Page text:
Lab Meat on the Menu?

Would you eat a hamburger that was grown in a test tube? How about a chicken nugget from a petri dish? Sometimes called “shmeat” (as in, a sheet of lab-grown meat), in vitro meat might someday be an option for people with carnivorous inclinations who aren’t wild about the idea of killing and eating real animals.

That’s the question Kate Sheppard puts to readers at Mother Jones.

Well, many greens and foodies are already irrationally opposed to GMO foods (for unwarranted environmental and health concerns), so I don’t see them accepting synthetic meat anytime soon.

Still, if you’re interested in the state of the science on the fake meat front, and the challenges it must overcome before a lab-grown chicken nugget lands on your dinner plate, Kate provides a nice overview.

12 Responses to “Lab Meat on the Menu?”

  1. Mary says:

    Actually, I’m only gonna eat it if they add in vitro fat. I’ve been a vegetarian for a long time (ironically since I used to extract muscles from mice for my grad student work), and I’ve grown muscle in tissue culture. But the flavor is in the fat, you know…. I think that’s the biggest drawback of vegetarian pattie-type things: they are quite dry and lack that flavor from the fats.
    But I think there’s no chance foodies will eat it. A scary percentage of them aren’t even aware there is DNA in their organic carrots and are irrationally freaked by the thought.

  2. Stu says:

    I’m sure that cows are all in consensus that this is a good idea. 

  3. Stu says:

    Heh- funny comment in the MJ article…

    “I wouldn’t eat anything developed by scientists.”

    That’s true skepticism

     

  4. Now you make me feeling guilty for being unkind to KS earlier 🙁

  5. Tom Fuller says:

    Given the mealy and cardboardy taste of the meat I buy from Safeway, I am a) concerned that it has already come to market and/or b) willing to give it a try.

    The idea of not killing animals to feed myself is actually quite attractive. I’d go vegetarian, but it’s not very sporting. Stalking a carrot isn’t much fun–they just sit there, waiting. 

  6. Ed Forbes says:

    Three main requirements:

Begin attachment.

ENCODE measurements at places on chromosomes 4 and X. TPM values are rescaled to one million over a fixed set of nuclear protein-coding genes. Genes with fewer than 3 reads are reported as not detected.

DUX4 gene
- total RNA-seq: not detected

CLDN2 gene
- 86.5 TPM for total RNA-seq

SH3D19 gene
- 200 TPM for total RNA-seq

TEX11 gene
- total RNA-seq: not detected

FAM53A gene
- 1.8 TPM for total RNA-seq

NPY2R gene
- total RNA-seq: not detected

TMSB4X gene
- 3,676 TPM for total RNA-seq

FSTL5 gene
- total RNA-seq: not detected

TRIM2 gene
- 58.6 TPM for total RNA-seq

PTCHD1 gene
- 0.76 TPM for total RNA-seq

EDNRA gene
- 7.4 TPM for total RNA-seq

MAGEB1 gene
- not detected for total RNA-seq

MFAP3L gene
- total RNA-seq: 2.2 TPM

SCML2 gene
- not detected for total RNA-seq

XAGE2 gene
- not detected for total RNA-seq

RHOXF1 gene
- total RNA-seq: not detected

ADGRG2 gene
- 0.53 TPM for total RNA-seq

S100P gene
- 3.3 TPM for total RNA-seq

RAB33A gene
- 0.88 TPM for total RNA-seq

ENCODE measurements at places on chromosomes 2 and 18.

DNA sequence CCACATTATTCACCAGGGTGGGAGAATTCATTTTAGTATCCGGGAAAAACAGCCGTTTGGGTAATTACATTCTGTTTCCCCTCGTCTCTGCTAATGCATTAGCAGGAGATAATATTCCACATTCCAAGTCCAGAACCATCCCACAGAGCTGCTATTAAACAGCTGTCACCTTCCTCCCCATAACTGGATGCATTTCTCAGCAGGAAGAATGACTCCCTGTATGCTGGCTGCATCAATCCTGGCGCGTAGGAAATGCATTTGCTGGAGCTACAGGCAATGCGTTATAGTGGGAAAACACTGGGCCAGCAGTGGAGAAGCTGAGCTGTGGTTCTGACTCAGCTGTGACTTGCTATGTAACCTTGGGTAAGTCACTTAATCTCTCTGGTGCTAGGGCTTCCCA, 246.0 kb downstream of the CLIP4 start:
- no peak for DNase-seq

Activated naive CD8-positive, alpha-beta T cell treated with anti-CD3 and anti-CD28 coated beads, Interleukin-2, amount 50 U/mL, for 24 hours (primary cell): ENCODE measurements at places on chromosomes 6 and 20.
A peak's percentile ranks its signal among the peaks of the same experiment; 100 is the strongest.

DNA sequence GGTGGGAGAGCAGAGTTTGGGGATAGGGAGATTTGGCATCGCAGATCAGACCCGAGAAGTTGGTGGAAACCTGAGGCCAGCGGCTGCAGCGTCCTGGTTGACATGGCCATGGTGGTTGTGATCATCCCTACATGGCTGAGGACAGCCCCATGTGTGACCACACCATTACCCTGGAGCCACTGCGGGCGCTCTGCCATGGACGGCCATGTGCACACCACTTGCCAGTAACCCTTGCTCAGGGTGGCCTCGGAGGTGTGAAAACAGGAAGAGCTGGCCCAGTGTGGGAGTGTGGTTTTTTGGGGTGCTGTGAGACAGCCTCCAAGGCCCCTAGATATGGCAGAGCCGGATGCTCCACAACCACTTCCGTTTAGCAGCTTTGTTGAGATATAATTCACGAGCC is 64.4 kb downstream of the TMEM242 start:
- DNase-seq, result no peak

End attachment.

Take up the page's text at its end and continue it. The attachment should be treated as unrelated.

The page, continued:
A. is it cheeper ?

    B. Does it taste ok ( not good, just ok)?

    C. is it cheeper

    I also think it may already be on the market. After eating at MacD’s, I count this as very likely.

  7. Mary says:

    @Tom Fuller–check this out, maybe more sporting than you think:

    http://www.youtube.com/watch?v=KmK0bZl4ILM 

  8. Tom Fuller says:

    Connelly at #4, you have many reasons to feel guilty. Why stop with KS?

  9. Louise says:

    I try to eat a low fat, low sugar, vitamin and fibre rich diet.

    Trouble is it tastes like shite

    The only tasty morsel is a calorie, regardless of its origins.

        

  10. bigcitylib says:

    If it tastes decent Ill eat it.  I’ve eaten horse and liked it.  How could this be worse?

  11. Kendra says:

    BCL,

    If you liked horse, then why do you say what could be worse? Where I live, horse is “normal” and I eat it all the time, it’s excellent, only weird the first time because of the teutonic horse worship we inherited. 

    I’d certainly be willing to try lab meat but probably it would be best in a sauce, stews, etc. I don’t really see it as a reality, according to what the article says, anytime soon.

    Just for context, I eat vegetarian meals quite often, esp with pasta, e.g. with garlic, oil, zucchini, etc., is just great, but don’t see the point of making fake piccata etc. with tofu, in fact find it quite horrible. Or soy burgers – gimme real vegetables, not meat substitute!

  12. Kendra says:

    P.S. I do try to make a point of eating meat on Mondays (rebellious spirit and all that).

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